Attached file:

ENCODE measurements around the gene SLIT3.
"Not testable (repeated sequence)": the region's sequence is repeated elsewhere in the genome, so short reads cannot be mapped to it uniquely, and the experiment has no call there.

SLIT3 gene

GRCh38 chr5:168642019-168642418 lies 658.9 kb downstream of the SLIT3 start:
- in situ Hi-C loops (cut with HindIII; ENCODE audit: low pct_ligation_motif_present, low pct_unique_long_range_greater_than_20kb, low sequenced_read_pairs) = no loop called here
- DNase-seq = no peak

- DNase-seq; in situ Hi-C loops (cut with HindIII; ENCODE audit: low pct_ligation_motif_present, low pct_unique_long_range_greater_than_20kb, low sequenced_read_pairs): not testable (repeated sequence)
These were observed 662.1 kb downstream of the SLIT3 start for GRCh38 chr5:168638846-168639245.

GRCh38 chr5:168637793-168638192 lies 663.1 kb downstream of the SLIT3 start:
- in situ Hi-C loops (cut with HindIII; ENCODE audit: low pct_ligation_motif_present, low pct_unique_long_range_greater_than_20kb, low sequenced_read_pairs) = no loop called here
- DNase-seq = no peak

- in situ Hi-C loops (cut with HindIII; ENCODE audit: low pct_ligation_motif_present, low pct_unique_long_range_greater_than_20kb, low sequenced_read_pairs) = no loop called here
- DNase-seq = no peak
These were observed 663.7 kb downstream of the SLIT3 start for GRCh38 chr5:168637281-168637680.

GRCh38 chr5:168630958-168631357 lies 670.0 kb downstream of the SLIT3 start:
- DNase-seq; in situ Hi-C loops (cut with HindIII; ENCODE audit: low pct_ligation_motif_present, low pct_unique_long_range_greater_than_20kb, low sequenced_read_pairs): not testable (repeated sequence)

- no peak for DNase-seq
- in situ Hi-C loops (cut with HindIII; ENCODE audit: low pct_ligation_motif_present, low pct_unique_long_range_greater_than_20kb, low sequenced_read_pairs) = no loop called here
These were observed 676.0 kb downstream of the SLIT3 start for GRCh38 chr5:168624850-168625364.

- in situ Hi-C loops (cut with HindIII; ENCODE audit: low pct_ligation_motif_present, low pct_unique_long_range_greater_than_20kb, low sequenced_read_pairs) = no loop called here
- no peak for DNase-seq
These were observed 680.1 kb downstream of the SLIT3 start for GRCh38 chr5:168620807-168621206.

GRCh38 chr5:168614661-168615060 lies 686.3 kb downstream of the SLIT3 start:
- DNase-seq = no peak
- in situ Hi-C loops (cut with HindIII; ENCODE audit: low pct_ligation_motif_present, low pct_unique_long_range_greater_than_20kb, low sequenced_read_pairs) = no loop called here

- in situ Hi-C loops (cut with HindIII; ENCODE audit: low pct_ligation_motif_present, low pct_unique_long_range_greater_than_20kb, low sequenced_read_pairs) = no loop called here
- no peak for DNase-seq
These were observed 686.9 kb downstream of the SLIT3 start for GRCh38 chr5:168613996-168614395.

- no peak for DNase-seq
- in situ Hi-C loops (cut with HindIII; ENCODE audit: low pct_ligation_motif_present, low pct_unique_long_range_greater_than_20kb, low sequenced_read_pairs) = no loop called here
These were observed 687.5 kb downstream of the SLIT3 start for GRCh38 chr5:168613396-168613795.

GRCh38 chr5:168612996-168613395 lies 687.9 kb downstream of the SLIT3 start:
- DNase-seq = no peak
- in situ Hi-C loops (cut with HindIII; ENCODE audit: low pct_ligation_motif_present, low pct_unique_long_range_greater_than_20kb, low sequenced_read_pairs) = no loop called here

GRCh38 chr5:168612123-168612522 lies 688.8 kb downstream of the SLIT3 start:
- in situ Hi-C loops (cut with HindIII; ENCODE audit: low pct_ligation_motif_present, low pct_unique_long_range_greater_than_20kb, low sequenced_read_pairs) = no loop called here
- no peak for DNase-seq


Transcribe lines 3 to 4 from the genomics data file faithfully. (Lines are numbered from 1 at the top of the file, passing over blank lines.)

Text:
SLIT3 gene

GRCh38 chr5:168642019-168642418 lies 658.9 kb downstream of the SLIT3 start: